Where are people losing their jobs? Which are the university hotspots for sciences? Find the latest statistics from the OECD showing how science, technology and industry trends compare by country
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via CMPO Viewpoint
via CMPO Viewpoint
A DEBT forgiveness scheme to relieve homeowners in mortgage distress would cost “in the region of €5-€6 billion”, UCD professor of economics Morgan Kelly has said.
In a keynote address to the Irish Society of New Economists in Dublin yesterday, Prof Kelly delivered what he described as some “good news”.
“We are talking sums in the region of €5 billion to €6 billion which would be necessary to spend on mortgage forgiveness, which by our standards are not very large,” he said.
You read it here first, folks!
February 11, 2011 Shane O’Mara
The crime debate in the UK was dominated by the phrase ‘short, sharp, shock’, which relied on the folk theory that quick and severe punishment would shock teenagers out of criminal tendencies. (The pleasing alliteration of the successive sibilants was an important, but useless, selling point too). Short, sharp shocks, of course, predictably have no such effect, but why let data from the psychology of punishment and from criminology influence debate?
The phrase ‘cut and run’ was used to forestall debate about the palpably-failing US military strategy in Iraq, until empirical reality forced a change of direction.
The debate in Ireland over privatisation uses phrases designed to prevent discussion, such as ‘selling off the family silver ware’* or, much less analytically, that privatisation is ‘stupid’ (Ex-Minister Ryan). Who wants to be stupid? O course silver plates aren’t much good if you don’t have the food to eat from them. In the UK, the privatisation debate is about how a ‘war chest’ can be created for stimulus purposes. The consequences of the language used about privatisation frames very different outcomes. Unless one believes that the current configuration of Government ownership of assets is exactly optimal (an unfalsifiable position), then privatisation is reasonable to consider. It is our capital after all, and can be used to solve problems. By some estimates, the ESB is worth about €7.5 B**; there are perhaps 750,000 mortgages in the country. Privatisation would allow the quick writing down of these mortgages by €100,000 a piece, relieving enormous and growing distress, and giving the banks additional working capital to relieve other logjams in the economy. I am sure there are a thousand good reasons why this policy can’t be enacted, but there are 750,000 reasons why it could. And it is our money anyway, isn’t it?!
*This remark is in comment # 1, not the article itself, which makes a good argument against privatisations. However, things have changed a bit since August 3rd.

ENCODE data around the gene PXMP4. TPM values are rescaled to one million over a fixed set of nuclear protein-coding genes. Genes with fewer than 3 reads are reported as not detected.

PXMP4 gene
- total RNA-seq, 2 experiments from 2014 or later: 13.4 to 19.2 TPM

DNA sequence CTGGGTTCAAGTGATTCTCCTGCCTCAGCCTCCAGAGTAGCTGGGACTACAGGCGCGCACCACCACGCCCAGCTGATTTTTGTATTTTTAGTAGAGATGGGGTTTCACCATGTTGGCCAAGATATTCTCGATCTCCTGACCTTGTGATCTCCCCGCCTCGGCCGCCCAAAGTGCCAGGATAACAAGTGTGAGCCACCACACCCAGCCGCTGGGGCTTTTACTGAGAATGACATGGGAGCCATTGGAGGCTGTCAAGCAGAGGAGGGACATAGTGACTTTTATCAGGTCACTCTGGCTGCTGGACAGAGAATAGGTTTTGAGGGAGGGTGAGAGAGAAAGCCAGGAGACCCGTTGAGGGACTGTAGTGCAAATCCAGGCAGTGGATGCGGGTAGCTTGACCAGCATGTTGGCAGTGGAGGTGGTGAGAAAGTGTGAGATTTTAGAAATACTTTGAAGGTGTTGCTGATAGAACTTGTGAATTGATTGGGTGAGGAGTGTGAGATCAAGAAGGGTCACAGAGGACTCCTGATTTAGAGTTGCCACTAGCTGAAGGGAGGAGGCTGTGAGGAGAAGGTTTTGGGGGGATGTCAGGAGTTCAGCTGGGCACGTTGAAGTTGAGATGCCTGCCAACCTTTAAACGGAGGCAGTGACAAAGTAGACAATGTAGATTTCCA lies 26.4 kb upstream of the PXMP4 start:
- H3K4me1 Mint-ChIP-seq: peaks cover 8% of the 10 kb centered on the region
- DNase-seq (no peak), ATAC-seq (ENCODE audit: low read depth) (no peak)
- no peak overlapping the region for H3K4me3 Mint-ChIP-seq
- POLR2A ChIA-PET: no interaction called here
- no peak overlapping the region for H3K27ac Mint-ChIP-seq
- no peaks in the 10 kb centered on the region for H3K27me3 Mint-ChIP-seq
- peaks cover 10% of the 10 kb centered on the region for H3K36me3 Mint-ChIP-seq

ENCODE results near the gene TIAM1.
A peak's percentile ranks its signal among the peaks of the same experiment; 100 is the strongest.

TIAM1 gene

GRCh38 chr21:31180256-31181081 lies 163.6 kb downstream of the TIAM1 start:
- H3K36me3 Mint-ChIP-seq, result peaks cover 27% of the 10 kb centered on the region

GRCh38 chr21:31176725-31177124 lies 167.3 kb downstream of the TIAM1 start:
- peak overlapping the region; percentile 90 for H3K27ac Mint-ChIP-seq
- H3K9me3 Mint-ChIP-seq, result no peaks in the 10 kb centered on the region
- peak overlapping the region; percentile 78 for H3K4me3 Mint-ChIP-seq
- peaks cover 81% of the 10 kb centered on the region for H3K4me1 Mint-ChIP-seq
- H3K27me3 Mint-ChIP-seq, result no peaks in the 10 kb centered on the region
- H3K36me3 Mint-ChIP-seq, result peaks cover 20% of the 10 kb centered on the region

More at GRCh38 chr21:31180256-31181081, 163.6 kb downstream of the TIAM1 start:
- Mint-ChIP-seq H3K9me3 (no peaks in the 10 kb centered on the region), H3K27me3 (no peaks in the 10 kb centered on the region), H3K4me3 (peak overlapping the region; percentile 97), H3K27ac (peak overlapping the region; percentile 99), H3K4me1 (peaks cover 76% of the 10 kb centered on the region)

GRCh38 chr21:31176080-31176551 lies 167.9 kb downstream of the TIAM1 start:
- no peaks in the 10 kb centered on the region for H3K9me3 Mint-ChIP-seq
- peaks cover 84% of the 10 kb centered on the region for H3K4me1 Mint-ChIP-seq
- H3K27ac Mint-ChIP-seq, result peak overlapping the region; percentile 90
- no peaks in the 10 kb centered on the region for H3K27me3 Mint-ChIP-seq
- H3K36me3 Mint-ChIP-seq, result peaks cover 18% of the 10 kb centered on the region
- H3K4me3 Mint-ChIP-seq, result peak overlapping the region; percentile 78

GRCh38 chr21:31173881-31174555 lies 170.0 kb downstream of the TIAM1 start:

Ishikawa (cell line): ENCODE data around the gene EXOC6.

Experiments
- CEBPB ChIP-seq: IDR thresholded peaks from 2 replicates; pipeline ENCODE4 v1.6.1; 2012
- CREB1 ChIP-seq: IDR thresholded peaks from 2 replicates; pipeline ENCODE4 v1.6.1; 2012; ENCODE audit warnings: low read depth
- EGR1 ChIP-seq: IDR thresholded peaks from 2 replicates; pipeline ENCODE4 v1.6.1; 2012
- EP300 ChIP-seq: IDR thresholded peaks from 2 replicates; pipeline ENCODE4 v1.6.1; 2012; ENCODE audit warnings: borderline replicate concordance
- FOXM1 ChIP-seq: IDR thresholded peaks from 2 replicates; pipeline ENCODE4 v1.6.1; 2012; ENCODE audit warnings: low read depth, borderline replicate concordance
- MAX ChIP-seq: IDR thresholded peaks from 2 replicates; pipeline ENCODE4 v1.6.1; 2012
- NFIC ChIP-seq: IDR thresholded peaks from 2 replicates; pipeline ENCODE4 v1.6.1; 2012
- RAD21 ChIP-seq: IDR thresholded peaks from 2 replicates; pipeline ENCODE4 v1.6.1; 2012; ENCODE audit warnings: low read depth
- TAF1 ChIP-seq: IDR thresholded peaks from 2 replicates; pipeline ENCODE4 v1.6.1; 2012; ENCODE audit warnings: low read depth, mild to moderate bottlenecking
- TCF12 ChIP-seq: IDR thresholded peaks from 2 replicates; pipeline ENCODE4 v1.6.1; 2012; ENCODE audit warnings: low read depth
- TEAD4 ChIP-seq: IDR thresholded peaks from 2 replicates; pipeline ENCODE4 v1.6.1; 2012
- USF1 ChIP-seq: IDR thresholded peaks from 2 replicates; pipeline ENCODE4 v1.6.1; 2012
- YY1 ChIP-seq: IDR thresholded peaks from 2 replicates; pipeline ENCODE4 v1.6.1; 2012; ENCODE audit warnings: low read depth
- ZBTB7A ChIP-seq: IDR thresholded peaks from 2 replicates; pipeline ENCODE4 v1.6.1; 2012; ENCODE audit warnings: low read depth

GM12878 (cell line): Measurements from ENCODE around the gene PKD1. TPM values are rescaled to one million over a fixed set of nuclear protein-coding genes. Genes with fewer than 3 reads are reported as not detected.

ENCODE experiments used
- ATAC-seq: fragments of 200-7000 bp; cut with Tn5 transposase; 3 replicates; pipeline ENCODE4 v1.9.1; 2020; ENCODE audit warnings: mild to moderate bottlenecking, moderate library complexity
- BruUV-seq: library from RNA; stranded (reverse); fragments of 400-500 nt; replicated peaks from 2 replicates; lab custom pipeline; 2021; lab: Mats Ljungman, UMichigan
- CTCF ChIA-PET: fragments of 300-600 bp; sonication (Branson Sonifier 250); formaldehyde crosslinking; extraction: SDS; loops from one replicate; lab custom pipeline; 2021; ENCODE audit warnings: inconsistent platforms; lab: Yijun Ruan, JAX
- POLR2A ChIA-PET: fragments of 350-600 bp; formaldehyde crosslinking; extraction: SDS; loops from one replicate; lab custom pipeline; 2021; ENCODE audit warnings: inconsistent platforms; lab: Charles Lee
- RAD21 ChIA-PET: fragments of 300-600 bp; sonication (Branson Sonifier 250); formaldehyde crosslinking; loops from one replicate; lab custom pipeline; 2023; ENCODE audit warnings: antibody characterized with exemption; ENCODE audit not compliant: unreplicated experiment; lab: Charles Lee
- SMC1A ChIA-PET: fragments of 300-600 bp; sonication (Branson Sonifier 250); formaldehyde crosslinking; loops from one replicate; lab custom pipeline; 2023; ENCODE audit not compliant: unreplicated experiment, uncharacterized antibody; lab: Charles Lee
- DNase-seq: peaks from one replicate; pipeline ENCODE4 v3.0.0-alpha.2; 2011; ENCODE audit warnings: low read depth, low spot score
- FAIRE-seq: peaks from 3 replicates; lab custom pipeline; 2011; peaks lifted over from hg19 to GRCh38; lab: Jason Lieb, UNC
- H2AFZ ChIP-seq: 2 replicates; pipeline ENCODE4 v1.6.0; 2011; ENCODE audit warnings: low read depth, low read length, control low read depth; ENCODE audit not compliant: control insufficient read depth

**I can’t find where I read this estimate, but there are relevant numbers here.
The full series is available as an article: Where did it all go wrong article in pdf.
Funding for scientific research holding – Forfás
DICK AHLSTROM, Science Editor
STATE FUNDING for scientific research has held up well in spite of the recession, the head of Forfás has said.
Forfás, the policy advisory board for enterprise and science, has released the latest figures for State sector research funding, with detailed returns for 2009 and estimated figures for 2010.
Report available here.
The “surprising” findings show the NHS saving more lives for each pound spent as a proportion of national wealth than any other country apart from Ireland over 25 years. Among the 17 countries considered, the United States healthcare system was among the least efficient and effective. [emphasis added]
Here’s the paper. And below is the abstract:
Comparing the USA, UK and 17 Western countries’ efficiency and effectiveness in reducing mortality
Colin Pritchard1 and Mark S Wallace2
1School of Health & Social Care, Bournemouth University, Bournemouth, UK
2Department of Economics, Latymer School, London, UK
Correspondence to: Colin Pritchard. Email: email@example.com
Objectives To test the hypothesis that the USA healthcare system was superior to the NHS and 17 other Western countries in reducing feasible mortality rates over the period 1979–2005.
Design Economic inputs into healthcare, GDP health expenditure (GDPHE) were compared with clinical outputs, i.e. total ‘adult’ (15–74 years) and ‘older’ (55–74 years) mortality rates based upon three-year average mortality rates for 1979–81 vs. 2003–2005. A cost-effective ratio was calculated by dividing average GDPHE into reduced mortality rates over the period.
Setting Nineteen Western countries’ mortality rates compared between 1979–2005.
Participants Mortality of people by age and gender.
Main outcome measures A cost-effective ratio to measure efficiency and effectiveness of healthcare systems in reducing mortality rates. Chi-square tested any differences between the USA, UK and other Western countries.
Results Input: The USA had the highest current and average GDPHE; the UK was 10th highest but joint 16th overall, still below the Western countries’ average. Output: Every country’s mortality rate fell substantially; but 15 countries reduced their mortality rates significantly more than the US, while UK ‘adult’ and ‘older’ mortality rates fell significantly more than 12 other countries. Cost-effectiveness: The USA GDPHE: mortality rate ratio was 1:205 for ‘adults’ and 1:515 for ‘older’ people, 16 Western countries having bigger ratios than the US; the UK had second greatest ratios at 1:593 and 1:1595, respectively. The UK ratios were >20% larger than 14 other countries.
Conclusions In cost-effective terms, i.e. economic input versus clinical output, the USA healthcare system was one of the least cost-effective in reducing mortality rates whereas the UK was one of the most cost-effective over the period.
© 2011 Royal Society of Medicine Press